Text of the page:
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    If you plan on using a "cycling battery", meaning a battery that was made specifically for discharging and recharging, do yourself a favor and get a real charger for the battery. By "Real" charger I mean a charger that will charge at the proper voltage for the battery. There are specific charging needs for deep cycle batteries as far as voltage and amperage. Also, different deep cycle batteries have different charging needs, flooded/Gel/AGM...A little trickle/maintainer charger from Harbor Freight is likely to leave your battery "Unsatisfied?" and ruined well before it's time, (been there done that!). A "Tender" would likely keep your battery up to snuff once it's received a full charge though. Just be sure the tender type charger turns on and off to maintain the battery, trickle chargers that stay on all the time will "cook" and ruin a battery. You may also find, smaller, dry cell type batteries that come with their own chargers, and other specific instructions for charging/maintaining them.

    Gel and AGM batteries are much lighter than flooded batteries, MUCH more expensive too. They also can be laid on their sides as there's no free electrolyte in them. Something else too, any lead acid battery's expected life will be shortened by complete discharging, it is best to not go below half on a regular basis as there are only so many "Cycles" in a cycling battery.

    Mike
     
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  17. teflon97239

    teflon97239 Portland, OR Well-Known Member

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    So what's a good brand/model battery in the 75/80 Ah range that's not too huge?

    I've had 100+ Ah deep cycle batteries stashed away in the corners of fishing/ski boats and an RV. I'd get Bi Mart's biggest one for any of those applications.

    But physical size, weight and possible tipping all become factors in a 14' canoe. Any decent quality small-mid size deep cycle batteries (perhaps sealed or gel) that'll deliver decent service for a couple hours?
     
  18. Mikej

    Mikej Portland Gold Supporter Gold Supporter 2015 Volunteer 2016 Volunteer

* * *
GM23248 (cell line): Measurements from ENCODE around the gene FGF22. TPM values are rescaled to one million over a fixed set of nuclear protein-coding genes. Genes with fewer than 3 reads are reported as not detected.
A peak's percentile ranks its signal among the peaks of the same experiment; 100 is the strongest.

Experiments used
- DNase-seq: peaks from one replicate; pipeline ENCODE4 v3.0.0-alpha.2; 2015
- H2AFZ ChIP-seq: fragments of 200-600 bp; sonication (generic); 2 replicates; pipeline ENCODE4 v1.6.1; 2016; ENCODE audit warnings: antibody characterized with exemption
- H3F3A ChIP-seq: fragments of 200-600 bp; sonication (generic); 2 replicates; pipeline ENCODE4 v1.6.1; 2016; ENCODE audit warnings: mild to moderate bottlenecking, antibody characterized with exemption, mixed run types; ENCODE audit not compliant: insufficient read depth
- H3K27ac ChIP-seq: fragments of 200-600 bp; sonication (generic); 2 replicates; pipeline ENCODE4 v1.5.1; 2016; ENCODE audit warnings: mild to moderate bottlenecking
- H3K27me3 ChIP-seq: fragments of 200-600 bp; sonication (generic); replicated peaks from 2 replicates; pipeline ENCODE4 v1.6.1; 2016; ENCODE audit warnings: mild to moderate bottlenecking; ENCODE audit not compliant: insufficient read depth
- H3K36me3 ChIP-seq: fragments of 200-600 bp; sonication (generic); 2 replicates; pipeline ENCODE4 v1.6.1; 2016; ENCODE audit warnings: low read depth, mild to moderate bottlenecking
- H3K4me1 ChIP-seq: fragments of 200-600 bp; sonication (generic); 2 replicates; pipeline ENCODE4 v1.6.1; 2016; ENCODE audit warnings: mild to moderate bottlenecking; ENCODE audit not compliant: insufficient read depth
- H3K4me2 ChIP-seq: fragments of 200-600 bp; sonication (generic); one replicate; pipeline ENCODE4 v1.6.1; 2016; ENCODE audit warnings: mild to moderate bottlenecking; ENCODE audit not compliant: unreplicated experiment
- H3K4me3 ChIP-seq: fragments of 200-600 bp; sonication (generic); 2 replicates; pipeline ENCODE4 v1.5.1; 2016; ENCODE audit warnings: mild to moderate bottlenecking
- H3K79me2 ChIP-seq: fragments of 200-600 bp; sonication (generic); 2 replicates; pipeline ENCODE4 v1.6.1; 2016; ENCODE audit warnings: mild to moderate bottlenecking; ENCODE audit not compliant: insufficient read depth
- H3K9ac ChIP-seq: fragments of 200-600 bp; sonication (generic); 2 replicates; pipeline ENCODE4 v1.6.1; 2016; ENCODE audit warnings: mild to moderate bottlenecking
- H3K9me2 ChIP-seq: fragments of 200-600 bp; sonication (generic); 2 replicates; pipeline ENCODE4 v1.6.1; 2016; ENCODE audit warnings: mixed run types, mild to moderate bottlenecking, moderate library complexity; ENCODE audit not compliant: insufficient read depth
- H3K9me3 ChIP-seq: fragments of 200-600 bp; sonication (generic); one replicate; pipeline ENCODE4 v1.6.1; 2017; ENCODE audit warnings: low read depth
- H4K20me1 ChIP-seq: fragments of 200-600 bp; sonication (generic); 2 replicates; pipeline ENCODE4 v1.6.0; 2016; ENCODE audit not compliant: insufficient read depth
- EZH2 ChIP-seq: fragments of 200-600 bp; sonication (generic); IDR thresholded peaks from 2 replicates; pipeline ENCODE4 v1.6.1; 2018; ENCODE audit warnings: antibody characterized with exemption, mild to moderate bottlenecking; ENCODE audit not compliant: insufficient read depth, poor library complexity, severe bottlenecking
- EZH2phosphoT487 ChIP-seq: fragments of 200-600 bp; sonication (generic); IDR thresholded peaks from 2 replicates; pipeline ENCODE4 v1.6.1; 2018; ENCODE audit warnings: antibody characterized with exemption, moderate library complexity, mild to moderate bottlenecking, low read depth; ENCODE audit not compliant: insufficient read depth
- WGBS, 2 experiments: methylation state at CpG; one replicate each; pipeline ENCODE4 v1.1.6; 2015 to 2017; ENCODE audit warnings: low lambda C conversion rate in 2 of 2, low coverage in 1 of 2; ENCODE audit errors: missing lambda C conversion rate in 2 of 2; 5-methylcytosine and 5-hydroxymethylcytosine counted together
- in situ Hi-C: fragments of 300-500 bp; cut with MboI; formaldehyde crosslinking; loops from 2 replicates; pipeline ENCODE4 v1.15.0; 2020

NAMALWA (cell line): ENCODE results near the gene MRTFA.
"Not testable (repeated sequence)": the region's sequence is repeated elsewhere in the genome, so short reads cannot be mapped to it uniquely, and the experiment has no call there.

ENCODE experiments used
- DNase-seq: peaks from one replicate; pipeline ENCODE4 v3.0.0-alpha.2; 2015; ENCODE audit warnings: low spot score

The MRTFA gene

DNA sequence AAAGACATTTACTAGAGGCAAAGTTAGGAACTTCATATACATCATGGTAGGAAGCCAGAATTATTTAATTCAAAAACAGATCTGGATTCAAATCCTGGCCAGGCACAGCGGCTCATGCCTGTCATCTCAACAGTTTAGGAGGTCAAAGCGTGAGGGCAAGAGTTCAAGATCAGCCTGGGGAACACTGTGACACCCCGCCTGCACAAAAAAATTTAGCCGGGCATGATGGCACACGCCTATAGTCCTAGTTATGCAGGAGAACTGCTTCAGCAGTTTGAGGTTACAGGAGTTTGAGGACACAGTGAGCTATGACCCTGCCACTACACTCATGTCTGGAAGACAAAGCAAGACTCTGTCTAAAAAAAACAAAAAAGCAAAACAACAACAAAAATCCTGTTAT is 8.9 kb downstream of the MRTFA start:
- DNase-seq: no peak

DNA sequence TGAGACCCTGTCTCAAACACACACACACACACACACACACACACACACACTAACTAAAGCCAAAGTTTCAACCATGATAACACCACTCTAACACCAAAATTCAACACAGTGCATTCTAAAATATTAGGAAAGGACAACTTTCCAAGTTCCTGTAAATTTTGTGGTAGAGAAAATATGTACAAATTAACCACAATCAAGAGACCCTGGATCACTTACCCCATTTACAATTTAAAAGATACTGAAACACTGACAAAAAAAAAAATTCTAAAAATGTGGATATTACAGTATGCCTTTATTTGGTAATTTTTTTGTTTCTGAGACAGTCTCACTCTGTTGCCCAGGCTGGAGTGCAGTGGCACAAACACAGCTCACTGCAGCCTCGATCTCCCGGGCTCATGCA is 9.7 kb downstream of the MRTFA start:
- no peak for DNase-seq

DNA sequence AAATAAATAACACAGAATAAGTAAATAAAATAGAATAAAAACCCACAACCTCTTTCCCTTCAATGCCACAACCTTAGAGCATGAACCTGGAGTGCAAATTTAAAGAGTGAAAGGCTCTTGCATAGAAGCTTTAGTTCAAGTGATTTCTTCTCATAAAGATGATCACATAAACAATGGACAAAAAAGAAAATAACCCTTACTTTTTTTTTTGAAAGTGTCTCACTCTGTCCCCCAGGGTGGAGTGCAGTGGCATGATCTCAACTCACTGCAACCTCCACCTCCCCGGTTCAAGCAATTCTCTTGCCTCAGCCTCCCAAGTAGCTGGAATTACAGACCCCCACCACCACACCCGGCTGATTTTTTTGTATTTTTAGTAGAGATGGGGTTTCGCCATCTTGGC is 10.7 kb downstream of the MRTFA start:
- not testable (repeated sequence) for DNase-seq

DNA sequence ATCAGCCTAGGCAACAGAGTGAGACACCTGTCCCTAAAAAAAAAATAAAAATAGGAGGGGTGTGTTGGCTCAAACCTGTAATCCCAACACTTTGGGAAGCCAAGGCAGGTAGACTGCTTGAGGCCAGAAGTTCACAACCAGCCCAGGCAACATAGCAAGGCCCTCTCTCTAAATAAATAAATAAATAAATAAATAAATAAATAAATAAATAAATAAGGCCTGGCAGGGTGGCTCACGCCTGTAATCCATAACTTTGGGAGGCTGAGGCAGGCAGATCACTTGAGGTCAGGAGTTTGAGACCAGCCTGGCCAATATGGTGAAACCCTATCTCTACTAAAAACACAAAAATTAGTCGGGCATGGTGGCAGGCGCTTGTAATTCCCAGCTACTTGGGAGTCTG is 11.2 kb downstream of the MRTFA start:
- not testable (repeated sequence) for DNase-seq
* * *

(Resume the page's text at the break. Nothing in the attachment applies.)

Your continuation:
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    I wish I could help you with that, sorry. The smallest battery I ever used was a standard lawn tractor starting battery in my 13' Smoker Craft. I used it for lights/depth finder and a bit of 27# thrust Minn Kota, never wore it down much and recharged immediately. Discharging and re-charging starting batteries will kill them quick. And now a full size 27 series for the bigger boat/w 55# Minn Kota. The main reason I posted on your thread was so you don't make the same mistakes I did with charging. I used a charger that didn't provide what the batteries needed and got about half the life I should have from two of them.

    You may want to look into an AGM (Absorbed glass mat) deep cycle battery seeing as they are a bit lighter than flooded batteries, but $$$. Figure out a way to secure it midships and you wouldn't have a problem with the weight. Your problem is, the longer the running time, the heavier the battery!

    Mike
     
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  19. 40calruler

    40calruler Lake Oswego Well-Known Member

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    I agree with the Minn Kota. I run a 50lb thrust with a deep cycle rv battery on my 10ft livingston and it does a good job pushing as much weight as I have ever needed in there. I even took it up current on the clackamas....a ways but then turned around once I was at full throttle and sitting still.
     
  20. The Heretic

    The Heretic Oregon Well-Known Member

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    Lithium Ion